'Moderates' V. Madisonians: Some Excitable People Want You to Find the Federalist Society Frightening. Stay Calm
Will, George F., Newsweek
During the Second World War the allies used "bomber streams," sending so many bombers so rapidly over a particular point on the ground--sometimes 40 or more per minute--that German air defenses were overwhelmed by the profusion of targets. Now comes, for a similar reason, President Bush's "judicial-nominee streams," as he begins trying to fill, in the teeth of flak from Senate Democrats, 101 vacancies on federal courts.
So it is time NEWSWEEK readers became acquainted with a tentacle of the Vast Right-Wing Conspiracy that may hitherto have escaped their notice, but that recently has been in the news and soon will be even more so. Actually, it is about as conspiratorial as a steam calliope: its members sometimes even wear identifying neckties, emblazoned with little silhouettes of James Madison. On a single day a few weeks ago the society was the subject of stories in The Washington Post ("Federalist Society Becomes a Force in Washington") and on The New York Times's front page ("A Conservative Legal Group Thrives in Bush's Washington"--how is that for a revelation?).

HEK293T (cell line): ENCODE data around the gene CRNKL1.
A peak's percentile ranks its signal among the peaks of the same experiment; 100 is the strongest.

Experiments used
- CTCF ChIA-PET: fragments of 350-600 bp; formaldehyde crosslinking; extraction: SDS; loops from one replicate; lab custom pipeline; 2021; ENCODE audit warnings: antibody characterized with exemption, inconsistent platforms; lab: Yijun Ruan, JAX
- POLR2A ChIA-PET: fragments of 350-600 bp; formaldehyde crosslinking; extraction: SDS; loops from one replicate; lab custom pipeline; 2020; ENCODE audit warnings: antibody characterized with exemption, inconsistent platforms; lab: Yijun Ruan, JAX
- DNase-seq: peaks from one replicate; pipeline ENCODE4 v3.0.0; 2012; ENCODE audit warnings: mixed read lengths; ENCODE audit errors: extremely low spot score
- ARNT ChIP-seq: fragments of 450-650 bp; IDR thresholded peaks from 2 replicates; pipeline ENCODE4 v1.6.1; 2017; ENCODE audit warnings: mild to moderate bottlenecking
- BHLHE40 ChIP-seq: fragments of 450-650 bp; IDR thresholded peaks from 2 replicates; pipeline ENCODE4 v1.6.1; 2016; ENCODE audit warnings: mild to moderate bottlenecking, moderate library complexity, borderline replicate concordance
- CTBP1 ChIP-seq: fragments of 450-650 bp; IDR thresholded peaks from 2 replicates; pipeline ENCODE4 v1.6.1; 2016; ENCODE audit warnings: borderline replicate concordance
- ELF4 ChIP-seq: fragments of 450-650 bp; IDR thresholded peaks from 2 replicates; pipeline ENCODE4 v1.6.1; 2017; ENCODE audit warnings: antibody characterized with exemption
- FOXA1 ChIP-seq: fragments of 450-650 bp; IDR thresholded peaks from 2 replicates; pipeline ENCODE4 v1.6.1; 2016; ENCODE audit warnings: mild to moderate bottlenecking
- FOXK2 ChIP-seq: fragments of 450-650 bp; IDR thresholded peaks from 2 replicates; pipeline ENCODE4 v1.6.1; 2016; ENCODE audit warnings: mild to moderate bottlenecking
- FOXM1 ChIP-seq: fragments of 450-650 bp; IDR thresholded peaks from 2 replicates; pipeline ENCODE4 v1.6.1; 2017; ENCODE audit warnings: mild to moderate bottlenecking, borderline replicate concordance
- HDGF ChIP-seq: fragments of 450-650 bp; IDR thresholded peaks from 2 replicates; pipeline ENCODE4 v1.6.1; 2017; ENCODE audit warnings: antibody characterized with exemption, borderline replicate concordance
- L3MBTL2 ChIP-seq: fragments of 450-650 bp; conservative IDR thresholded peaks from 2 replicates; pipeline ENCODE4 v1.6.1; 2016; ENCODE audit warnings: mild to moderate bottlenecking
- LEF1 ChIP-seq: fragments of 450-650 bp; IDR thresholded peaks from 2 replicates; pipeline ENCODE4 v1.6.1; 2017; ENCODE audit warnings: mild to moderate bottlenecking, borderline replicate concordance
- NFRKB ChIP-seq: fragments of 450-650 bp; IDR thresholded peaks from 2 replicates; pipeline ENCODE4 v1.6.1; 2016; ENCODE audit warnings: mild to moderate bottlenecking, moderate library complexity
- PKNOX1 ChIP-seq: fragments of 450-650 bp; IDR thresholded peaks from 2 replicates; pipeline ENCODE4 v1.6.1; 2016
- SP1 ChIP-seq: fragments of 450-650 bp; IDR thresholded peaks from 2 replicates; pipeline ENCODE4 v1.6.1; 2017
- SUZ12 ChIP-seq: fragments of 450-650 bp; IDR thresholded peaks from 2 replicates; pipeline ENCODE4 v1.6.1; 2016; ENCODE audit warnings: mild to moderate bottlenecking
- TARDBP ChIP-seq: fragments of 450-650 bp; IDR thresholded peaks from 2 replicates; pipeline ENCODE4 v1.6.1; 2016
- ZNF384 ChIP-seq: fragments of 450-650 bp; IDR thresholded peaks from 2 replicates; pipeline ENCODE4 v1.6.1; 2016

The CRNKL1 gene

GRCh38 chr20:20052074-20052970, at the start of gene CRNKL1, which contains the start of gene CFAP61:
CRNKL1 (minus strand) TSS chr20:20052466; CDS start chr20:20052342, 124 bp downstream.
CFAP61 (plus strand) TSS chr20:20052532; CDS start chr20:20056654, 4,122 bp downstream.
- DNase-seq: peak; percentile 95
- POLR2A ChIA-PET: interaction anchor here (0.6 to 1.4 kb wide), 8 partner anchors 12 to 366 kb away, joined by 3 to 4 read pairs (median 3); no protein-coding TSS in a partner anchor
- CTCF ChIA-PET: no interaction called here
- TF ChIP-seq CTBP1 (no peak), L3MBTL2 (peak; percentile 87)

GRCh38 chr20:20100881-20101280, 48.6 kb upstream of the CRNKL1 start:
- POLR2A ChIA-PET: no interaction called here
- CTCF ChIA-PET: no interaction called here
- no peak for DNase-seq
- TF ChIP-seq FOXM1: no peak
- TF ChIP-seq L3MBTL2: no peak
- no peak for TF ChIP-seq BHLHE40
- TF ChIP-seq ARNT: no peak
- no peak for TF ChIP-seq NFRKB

The society, which is indeed an important source of appointees for Bush's administration, has 25,000 members nationally and a well-staffed Washington office. The society sponsors a full calendar of conferences on legal topics, but unlike the liberal (on abortion, gun control, racial preferences, etc.) American Bar Association, does not take stands on policy questions. The society resulted from spontaneous combustion in the nation's law schools among students discontented with the prevailing liberal orthodoxies of professors like... well, consider Bruce Ackerman.
An excitable academic at Yale's law school, Ackerman will be a prominent voice in the chorus claiming to represent moderation against the "extremism" of Bush's nominees. To rally the forces of moderation, as he understands it, he may lobby Democratic senators, who may not be familiar with his flamboyant theorizing. A measure of his moderation is his argument that the Senate should refuse to confirm any Supreme Court nominees "until the American people return to the polls in 2004." Ackerman dislikes the outcome of the 2000 election, and of all the Florida recounts, and he especially dislikes the U.S. Supreme Court's role in preventing Florida's Supreme Court from making Al Gore president.
He approvingly cites the action of the Senate after Lincoln was assassinated, an event Ackerman considers analogous to Florida's voting against Gore. The Senate said that because John Wilkes Booth, not the voters, had made Andrew Johnson president, retiring justices should not be replaced, and they were not.
Given that Ackerman is not bashful about reading judges less radical than he is out of the jurisprudential "mainstream," consider Ackerman's moderation as expressed in his theory that the Constitution can be amended without reference to the two ways of amending stipulated in Article V (by two thirds of both houses of Congress and three quarters of the states, or by a constitutional convention). …